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The Science Behind Foods That Help Us Sleep

Popcorn put him to sleepIt’s a well-established fact that dietary practices ― both good and bad ― impact your sleeping patterns. Here are a few foods that are scientifically proven to help you get some shut-eye.

Nutritionists have touted fish oil for years; the substance has been known to assist patients with cardiovascular problems, as well as those who suffer from mood disorders (such as depression). Now, it’s widely believed that fish oil aids sleep by facilitating the secretion of melatonin, a natural hormone that regulates sleep cycles, and reducing levels of a stress hormone known as norepinephrine. Fish oil tablets and pills are available, but a plate of salmon, halibut, or other fatty fish will also do the trick.

Tart Cherry Juice
Historically, most people have associated tart cherries with pie filling and sundae toppings. But as reported by Dr. Oz, nutritionists today recognize the sour little fruit is a powerful sleep agent, thanks to high levels of melatonin. As a result, tart cherry juice is a common fixture on organic grocery shelves throughout the country.

Jasmine Rice
According to a 2007 study published in the American Journal of Clinical Nutrition, a serving of jasmine rice before bed can reduce the amount of time it takes to fall asleep by as much as 50 percent. Why jasmine rice? Because it ranks much higher on the glycemic index than brown or white rice; the higher a food places on the index, the more tryptophan your body produces when the food is consumed. For an extra tryptophan kick, Dr. Ben Kim suggests serving the jasmine rice in a bowl of miso soup.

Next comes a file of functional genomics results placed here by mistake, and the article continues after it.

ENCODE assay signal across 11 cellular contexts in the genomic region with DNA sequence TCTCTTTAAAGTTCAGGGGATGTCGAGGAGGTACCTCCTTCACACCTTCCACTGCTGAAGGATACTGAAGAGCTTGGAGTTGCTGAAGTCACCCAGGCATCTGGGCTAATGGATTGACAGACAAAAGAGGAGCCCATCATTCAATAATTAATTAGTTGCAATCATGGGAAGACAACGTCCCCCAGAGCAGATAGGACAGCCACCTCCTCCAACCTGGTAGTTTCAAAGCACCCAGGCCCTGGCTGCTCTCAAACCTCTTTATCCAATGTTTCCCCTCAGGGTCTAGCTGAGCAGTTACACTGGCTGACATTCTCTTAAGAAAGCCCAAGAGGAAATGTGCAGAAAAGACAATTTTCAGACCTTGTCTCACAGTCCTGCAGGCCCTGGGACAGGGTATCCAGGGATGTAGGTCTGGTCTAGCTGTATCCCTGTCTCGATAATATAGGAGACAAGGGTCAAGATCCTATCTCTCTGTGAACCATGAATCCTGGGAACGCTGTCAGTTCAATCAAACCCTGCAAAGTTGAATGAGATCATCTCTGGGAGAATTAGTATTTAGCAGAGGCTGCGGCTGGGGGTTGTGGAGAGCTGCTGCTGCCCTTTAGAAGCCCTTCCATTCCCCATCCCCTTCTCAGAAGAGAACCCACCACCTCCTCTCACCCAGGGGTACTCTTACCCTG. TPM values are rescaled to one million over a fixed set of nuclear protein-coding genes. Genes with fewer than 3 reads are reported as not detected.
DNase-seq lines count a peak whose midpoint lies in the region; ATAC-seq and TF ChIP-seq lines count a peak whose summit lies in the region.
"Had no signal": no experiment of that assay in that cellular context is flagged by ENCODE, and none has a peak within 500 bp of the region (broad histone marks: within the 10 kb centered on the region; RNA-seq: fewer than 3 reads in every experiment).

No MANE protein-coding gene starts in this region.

Almonds contain a relatively high concentration of magnesium, which has been shown to both improve sleep and relax the muscles. The nuts also provide proteins that will not only balance your blood sugar levels, but actually prompt your body to reduce its adrenaline levels and enter “sleep and digest mode.” Before you turn in, consume one ounce of raw almonds or a tablespoon of almond butter.

Bananas contain two minerals that induce muscle relaxation, potassium and magnesium, as well as plenty of carbs to boost seratonin and tryptophan to aid overall restfulness. LIVESTRONG suggests coupling your banana with a glass of milk, a dish of nonfat yogurt, or a serving of oatmeal to further aid your sleep.

Chamomile Tea
Unlike caffeinated beverages, chamomile tea ― which is naturally caffeine-free ― actually calms the nerves using organic anxiolytic compounds, which are known to cut down on insomnia and reduce overall stress. Consuming warm liquids before bedtime has also been shown to aid sleep by raising your body heat.

Nonfat Popcorn
According to Shape, nonfat popcorn is the “best food when you need to sleep”. The crunchy snack contains carbohydrates that release tryptophan into your brain; this produces seratonin, the most powerful sleep-inducing neurotransmitter in the body. As an added bonus, it’s really healthy for you ― three cups of plain nonfat popcorn contain less than 100 calories.

Raw Honey
Arguably the healthiest food on the planet, raw honey can help prevent everything from anemia to gastrointestinal ulcers. It’s also a common aid for insomniacs; most experts agree that one or two tablespoons of raw honey just before bedtime will greatly boost your sleep ― particularly if you are a little under the weather (as we all tend to be this time of year); The Journal of Alternative and Complementary Medicine published a report that found raw honey was more effective at relieving coughs than Nyquil, Dimetapp, and other over-the-counter drugs. Seasoned marathoner Mark Sisson included a dollop of raw honey in his Huffington Post article, ‘How to Manufacture the Best Night of Sleep in Your Life‘.

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